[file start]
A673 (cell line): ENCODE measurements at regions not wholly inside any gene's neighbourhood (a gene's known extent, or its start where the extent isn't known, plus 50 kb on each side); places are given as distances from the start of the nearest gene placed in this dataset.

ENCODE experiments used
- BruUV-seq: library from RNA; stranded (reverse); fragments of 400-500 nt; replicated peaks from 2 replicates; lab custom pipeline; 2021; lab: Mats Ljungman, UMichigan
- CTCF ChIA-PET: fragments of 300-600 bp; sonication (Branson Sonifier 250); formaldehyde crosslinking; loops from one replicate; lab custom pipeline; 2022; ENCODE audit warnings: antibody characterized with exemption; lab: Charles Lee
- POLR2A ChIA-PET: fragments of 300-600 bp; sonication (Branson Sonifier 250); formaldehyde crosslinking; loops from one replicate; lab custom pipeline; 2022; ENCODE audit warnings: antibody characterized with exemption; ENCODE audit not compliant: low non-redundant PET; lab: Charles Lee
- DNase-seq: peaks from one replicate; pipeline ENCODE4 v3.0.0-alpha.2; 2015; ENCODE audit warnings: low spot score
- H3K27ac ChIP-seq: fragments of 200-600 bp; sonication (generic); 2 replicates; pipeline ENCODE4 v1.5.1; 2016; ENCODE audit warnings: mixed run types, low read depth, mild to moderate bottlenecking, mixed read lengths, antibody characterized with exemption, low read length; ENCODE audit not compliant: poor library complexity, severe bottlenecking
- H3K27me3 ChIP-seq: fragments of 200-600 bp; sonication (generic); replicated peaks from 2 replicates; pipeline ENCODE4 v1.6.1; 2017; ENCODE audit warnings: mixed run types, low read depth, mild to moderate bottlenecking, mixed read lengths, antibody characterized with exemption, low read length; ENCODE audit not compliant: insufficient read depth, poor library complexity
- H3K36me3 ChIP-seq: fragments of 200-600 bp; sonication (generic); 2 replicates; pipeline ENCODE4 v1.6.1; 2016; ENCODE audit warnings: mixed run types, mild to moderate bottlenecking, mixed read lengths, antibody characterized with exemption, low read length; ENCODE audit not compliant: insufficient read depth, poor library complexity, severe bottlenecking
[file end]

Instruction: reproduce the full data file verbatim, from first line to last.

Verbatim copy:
A673 (cell line): ENCODE measurements at regions not wholly inside any gene's neighbourhood (a gene's known extent, or its start where the extent isn't known, plus 50 kb on each side); places are given as distances from the start of the nearest gene placed in this dataset.

ENCODE experiments used
- BruUV-seq: library from RNA; stranded (reverse); fragments of 400-500 nt; replicated peaks from 2 replicates; lab custom pipeline; 2021; lab: Mats Ljungman, UMichigan
- CTCF ChIA-PET: fragments of 300-600 bp; sonication (Branson Sonifier 250); formaldehyde crosslinking; loops from one replicate; lab custom pipeline; 2022; ENCODE audit warnings: antibody characterized with exemption; lab: Charles Lee
- POLR2A ChIA-PET: fragments of 300-600 bp; sonication (Branson Sonifier 250); formaldehyde crosslinking; loops from one replicate; lab custom pipeline; 2022; ENCODE audit warnings: antibody characterized with exemption; ENCODE audit not compliant: low non-redundant PET; lab: Charles Lee
- DNase-seq: peaks from one replicate; pipeline ENCODE4 v3.0.0-alpha.2; 2015; ENCODE audit warnings: low spot score
- H3K27ac ChIP-seq: fragments of 200-600 bp; sonication (generic); 2 replicates; pipeline ENCODE4 v1.5.1; 2016; ENCODE audit warnings: mixed run types, low read depth, mild to moderate bottlenecking, mixed read lengths, antibody characterized with exemption, low read length; ENCODE audit not compliant: poor library complexity, severe bottlenecking
- H3K27me3 ChIP-seq: fragments of 200-600 bp; sonication (generic); replicated peaks from 2 replicates; pipeline ENCODE4 v1.6.1; 2017; ENCODE audit warnings: mixed run types, low read depth, mild to moderate bottlenecking, mixed read lengths, antibody characterized with exemption, low read length; ENCODE audit not compliant: insufficient read depth, poor library complexity
- H3K36me3 ChIP-seq: fragments of 200-600 bp; sonication (generic); 2 replicates; pipeline ENCODE4 v1.6.1; 2016; ENCODE audit warnings: mixed run types, mild to moderate bottlenecking, mixed read lengths, antibody characterized with exemption, low read length; ENCODE audit not compliant: insufficient read depth, poor library complexity, severe bottlenecking